Finland’s seaports are recovering well from the pandemic

Despite the decline in turnovers, seaports’ profitability, liquidity and solidity remained quite stable, according to a new study.
The port of Oulu by the sea.
Image The port of Oulu, Finland. Image credit: the Port of Oulu

The COVID-19 pandemic disturbed global supply chains and thereby adversely affected seaports all over the world. The revenues received by port operating companies are usually associated with port of calls and various services provided to vessels and businesses using the ports.

The formerly publicly owned Finnish seaports were corporatised by 2016, and these new port operating companies form the majority of Finland’s seaports. Some individual industry-owned ports still operate as non-corporate entities and have not been turned into limited liability port companies.

The University of Oulu led research on seaports’ financial and economic resilience to the corona pandemic. Collaborating in the research were the University of Turku and University College Dublin.

“When measuring the income by turnovers of the ports there was a clear notch downwards right after the pandemic started. The pre-corona upward trends turned negative”, says the lead researcher, Dr Pekka Leviäkangas, Professor of Infrastructure & Transport at the University of Oulu. “However, the profitability, liquidity and solidity of the port companies remained almost intact”, continues Leviäkangas. “This tells us that the economic resilience of the ports was good.”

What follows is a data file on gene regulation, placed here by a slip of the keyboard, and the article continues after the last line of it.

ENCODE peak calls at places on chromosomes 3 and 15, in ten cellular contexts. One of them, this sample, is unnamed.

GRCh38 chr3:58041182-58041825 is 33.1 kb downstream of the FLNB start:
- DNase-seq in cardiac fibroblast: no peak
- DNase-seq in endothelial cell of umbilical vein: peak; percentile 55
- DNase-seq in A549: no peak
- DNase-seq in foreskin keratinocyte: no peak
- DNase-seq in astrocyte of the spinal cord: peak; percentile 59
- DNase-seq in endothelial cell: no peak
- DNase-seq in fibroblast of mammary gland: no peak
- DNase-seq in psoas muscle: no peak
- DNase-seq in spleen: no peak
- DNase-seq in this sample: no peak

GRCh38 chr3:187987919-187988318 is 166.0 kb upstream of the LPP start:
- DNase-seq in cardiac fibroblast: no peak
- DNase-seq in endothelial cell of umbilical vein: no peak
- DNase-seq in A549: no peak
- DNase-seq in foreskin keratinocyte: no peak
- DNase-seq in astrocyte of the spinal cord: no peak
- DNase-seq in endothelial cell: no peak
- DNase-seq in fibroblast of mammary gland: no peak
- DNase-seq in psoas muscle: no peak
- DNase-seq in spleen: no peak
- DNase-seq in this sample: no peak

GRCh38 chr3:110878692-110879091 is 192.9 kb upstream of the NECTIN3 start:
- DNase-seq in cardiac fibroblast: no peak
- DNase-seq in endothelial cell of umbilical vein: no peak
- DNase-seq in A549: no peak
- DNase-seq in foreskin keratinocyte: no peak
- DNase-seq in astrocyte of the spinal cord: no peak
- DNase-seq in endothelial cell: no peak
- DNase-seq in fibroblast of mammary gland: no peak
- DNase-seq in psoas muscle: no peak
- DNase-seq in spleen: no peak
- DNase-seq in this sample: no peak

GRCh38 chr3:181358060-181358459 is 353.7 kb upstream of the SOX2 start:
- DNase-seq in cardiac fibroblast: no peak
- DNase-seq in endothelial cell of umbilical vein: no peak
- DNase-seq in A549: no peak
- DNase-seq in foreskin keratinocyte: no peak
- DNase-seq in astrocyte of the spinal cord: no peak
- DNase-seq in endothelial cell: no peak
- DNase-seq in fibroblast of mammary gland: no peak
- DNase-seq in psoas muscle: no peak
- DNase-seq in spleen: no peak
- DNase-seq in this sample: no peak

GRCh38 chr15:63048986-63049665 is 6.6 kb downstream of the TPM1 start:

In the research, 18 Finnish seaports’ financial statements were analysed before and after 2019 the pandemic outbreak took place, starting in Wuhan. The World Health Organisation declared COVID-19 a global health emergency in January 2020. Despite the pandemic shock, a few ports managed to maintain positive turnover growth. “It is even a bit surprising that seaports that had mainly import traffic were able to have positive turnover growth even after the pandemic outbreak”, outlines Leviäkangas.

The research continues by analysing the distributional effects of the pandemic. The changes in port companies’ value added for workers, owners, suppliers and other stakeholders can be investigated with the acquired data.

Last updated: 6.9.2022